Querying Data

There are a couple of ways to query data in ActivityWatch.

aw-server supplies a “/query” endpoint (also accessible via aw-client’s query method) which supplies a basic scripting language which you can utilize to do transformations on the server-side. This option is good for basic analysis and for lightweight clients (such as aw-webui).

Another option is to fetch events from the “/buckets/bucketname/events” endpoint (also accessible via aw-client’s get_events method) and either program your own transformations or use transformation methods available in the aw-analysis python library (which includes all transformations available in the query endpoint). This requires a lot of more work since you will likely have to reprogram transformations already available in the query API, but on the other hand it is much more flexible.

Writing a Query


This section is still WIP. There is still no documentation of all the transform functions, but for most simple queries these examples should be enough.

Queries are the easiest yet advanced way to get events from aw-server buckets in a format which fits most needs. Queries can be done by doing a POST request to aw-server either manually or with the aw-client library.

For an incomplete API reference of the transform functions, see the API reference for aw_transform and aw_query.

In a query you start by getting events from a bucket and assign that collection of events to a variable, then there are multiple transform functions which you can use to for example filter, limit, sort, and merge events from a bucket. After that you assign what you want to receive from the request to the RETURN variable.

Magic Variables:

There is a magic variable __CATEGORIES__ you can use in the web UI’s Query Explorer to include your configured categories in your query.

Here’s an example of using this variable to find all events categorized as “Web Browsing”

events = flood(query_bucket(find_bucket("aw-watcher-window_")));
not_afk = flood(query_bucket(find_bucket("aw-watcher-afk_")));
not_afk = filter_keyvals(not_afk, "status", ["not-afk"]);
events = filter_period_intersect(events, not_afk);
events = categorize(events, __CATEGORIES__);
events = filter_keyvals(events, "$category", [["Work"]]);
RETURN = sort_by_duration(events);
Minimal example:

Minimal query which only gets events from a bucket and returns it:

events = query_bucket("my_bucket");
RETURN = events;
Example which arranges a hierarchy:

A query which merges events from a bucket in a key1->key2 hierarchy:

events = query_bucket("my_bucket");
events = merge_events_by_keys(events, "merged_key1", "merged_key2");
RETURN = events;
Example combining window and AFK events:

A simplified query example of how to summarize what programs used while not afk. The query intersects the not-afk events from the afk bucket with the events from the window bucket, merges keys from the result and sorts by duration.

afk_events = query_bucket(find_bucket("aw-watcher-afk_"));
window_events = query_bucket(find_bucket("aw-watcher-window_"));
window_events = filter_period_intersect(window_events, filter_keyvals(afk_events, "status", ["not-afk"]));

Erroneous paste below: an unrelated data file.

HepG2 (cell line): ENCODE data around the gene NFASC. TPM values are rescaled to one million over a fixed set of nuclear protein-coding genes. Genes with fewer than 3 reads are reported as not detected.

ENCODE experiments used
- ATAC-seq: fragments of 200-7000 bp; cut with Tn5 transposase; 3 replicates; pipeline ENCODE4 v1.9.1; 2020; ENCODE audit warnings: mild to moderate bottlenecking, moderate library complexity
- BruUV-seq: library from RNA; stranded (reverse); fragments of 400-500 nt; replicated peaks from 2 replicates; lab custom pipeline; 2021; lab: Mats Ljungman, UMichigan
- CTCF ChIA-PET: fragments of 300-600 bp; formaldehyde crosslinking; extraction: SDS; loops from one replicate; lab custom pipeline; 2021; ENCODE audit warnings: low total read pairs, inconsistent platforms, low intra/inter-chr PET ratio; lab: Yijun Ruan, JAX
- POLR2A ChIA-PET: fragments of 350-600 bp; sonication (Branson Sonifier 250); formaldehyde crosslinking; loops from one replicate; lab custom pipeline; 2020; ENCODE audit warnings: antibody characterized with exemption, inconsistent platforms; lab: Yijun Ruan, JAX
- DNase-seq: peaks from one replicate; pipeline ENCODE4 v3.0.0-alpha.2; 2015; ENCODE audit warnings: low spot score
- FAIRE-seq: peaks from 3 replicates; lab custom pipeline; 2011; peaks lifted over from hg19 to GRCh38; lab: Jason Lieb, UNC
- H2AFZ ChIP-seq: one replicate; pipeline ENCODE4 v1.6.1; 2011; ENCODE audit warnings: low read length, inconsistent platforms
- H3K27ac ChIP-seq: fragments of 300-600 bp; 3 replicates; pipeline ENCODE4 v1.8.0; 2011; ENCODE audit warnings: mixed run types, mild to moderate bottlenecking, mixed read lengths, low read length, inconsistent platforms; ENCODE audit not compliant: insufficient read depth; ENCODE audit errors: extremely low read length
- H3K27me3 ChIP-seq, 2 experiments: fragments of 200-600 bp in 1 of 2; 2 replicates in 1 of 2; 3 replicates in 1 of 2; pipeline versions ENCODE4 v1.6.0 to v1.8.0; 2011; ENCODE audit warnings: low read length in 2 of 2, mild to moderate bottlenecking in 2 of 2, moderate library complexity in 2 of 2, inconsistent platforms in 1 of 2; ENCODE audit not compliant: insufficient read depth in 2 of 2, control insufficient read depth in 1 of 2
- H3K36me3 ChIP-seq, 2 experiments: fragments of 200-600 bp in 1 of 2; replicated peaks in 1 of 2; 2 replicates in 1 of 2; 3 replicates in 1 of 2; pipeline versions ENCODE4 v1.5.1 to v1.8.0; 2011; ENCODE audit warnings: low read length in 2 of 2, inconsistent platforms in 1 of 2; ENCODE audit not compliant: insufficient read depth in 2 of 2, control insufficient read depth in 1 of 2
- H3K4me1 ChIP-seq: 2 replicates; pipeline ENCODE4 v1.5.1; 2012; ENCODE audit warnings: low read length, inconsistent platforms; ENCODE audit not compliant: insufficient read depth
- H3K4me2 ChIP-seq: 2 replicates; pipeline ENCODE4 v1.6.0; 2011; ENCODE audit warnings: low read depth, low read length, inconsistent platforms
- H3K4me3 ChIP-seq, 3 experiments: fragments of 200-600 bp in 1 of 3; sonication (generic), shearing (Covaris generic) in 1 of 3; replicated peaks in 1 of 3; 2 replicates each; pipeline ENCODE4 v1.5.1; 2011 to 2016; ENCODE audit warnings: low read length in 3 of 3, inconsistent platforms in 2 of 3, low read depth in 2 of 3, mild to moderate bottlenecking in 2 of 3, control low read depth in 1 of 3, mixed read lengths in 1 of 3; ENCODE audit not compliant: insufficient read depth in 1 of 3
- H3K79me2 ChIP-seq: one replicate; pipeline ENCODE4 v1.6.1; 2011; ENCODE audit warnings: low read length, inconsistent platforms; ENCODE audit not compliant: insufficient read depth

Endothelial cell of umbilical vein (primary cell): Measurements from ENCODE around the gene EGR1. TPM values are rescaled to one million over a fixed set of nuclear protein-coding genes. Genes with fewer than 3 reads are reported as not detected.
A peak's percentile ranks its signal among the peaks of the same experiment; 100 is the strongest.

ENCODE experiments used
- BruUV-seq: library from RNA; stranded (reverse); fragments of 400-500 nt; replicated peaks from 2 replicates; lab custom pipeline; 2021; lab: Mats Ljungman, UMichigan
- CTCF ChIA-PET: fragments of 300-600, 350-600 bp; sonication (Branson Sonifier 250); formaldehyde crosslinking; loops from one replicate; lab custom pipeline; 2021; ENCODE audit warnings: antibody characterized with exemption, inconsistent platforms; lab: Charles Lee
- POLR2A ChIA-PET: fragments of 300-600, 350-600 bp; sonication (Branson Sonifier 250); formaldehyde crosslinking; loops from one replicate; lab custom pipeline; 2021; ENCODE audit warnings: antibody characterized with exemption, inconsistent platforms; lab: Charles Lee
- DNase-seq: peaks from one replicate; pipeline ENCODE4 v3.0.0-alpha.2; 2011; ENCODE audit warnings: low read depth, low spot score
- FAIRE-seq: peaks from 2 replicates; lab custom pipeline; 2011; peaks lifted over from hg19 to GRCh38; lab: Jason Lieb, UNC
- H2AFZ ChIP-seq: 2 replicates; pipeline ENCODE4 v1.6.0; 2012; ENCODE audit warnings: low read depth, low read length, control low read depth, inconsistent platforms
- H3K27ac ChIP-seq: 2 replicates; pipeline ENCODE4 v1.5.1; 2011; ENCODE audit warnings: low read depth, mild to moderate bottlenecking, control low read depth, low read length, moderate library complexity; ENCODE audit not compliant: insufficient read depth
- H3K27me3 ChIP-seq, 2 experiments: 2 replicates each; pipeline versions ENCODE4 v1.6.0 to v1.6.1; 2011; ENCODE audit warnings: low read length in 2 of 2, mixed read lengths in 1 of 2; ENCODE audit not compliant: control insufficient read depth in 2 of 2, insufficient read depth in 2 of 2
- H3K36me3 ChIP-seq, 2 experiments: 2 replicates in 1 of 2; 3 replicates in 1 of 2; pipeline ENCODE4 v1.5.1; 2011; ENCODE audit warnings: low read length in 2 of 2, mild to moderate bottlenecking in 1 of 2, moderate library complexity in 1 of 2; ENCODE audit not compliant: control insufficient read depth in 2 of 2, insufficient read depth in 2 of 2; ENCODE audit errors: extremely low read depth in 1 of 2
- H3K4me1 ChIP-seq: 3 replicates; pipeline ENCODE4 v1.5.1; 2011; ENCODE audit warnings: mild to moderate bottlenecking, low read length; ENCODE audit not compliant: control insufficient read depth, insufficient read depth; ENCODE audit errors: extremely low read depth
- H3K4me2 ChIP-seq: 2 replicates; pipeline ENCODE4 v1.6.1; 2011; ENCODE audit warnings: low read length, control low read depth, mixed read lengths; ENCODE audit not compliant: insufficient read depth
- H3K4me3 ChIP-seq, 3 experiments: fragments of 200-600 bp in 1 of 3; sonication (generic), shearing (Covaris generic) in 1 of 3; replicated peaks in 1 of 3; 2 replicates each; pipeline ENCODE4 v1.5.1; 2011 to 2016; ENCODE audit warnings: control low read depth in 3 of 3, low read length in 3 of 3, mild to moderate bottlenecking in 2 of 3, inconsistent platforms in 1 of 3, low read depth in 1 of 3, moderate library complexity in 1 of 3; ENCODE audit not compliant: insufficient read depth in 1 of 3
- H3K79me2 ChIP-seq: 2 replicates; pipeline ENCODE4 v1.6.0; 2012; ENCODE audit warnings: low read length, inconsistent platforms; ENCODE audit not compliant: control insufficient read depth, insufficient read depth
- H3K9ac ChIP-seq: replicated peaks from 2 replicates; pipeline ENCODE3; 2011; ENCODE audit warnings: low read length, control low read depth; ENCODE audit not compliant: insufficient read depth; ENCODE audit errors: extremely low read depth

merged_events = merge_events_by_keys(window_events, ["app", "title"]);
RETURN = sort_by_duration(merged_events);
Example including aw-client:

This is an example of how you can do analysis and aggregation with the query method in Python with aw-client. You probably need to install the client library by following the instructions in its repository.


This example runs the client in testing mode, which means that it will try to connect to an aw-server in testing mode on the port 5666 instead of the normal 5600.

#!/usr/bin/env python3

from time import sleep
from datetime import datetime, timedelta, timezone

from aw_core.models import Event
from aw_client import ActivityWatchClient

# We'll run with testing=True so we don't mess up any production instance.
# Make sure you've started aw-server with the `--testing` flag as well.
client = ActivityWatchClient("test-client", testing=True)

now = datetime.now(timezone.utc)
start = now

query = "RETURN=0;"
res = client.query(query, "1970-01-01", "2100-01-01")
print(res) # Should print 0

bucket_id = "{}_{}".format("test-client-bucket", client.hostname)
event_type = "dummydata"
client.create_bucket(bucket_id, event_type="test")

def insert_events(label: str, count: int):
    global now
    events = []
    for i in range(count):
        e = Event(timestamp=now,
                   data={"label": label})
        now = now + timedelta(seconds=1)
    client.insert_events(bucket_id, events)

insert_events("a", 5)

query = "RETURN = query_bucket('{}');".format(bucket_id)

res = client.query(query, "1970", "2100")
print(res) # Should print the last 5 events

res = client.query(query, start + timedelta(seconds=1), now - timedelta(seconds=2))
print(res) # Should print three events

insert_events("b", 10)

query = """
events = query_bucket('{}');
merged_events = merge_events_by_keys(events, 'label');
res = client.query(query, "1970", "2100")
# Should print two merged events
# Event "a" with a duration of 5s and event "b" with a duration of 10s


Fetching Raw Events

TODO: Write this section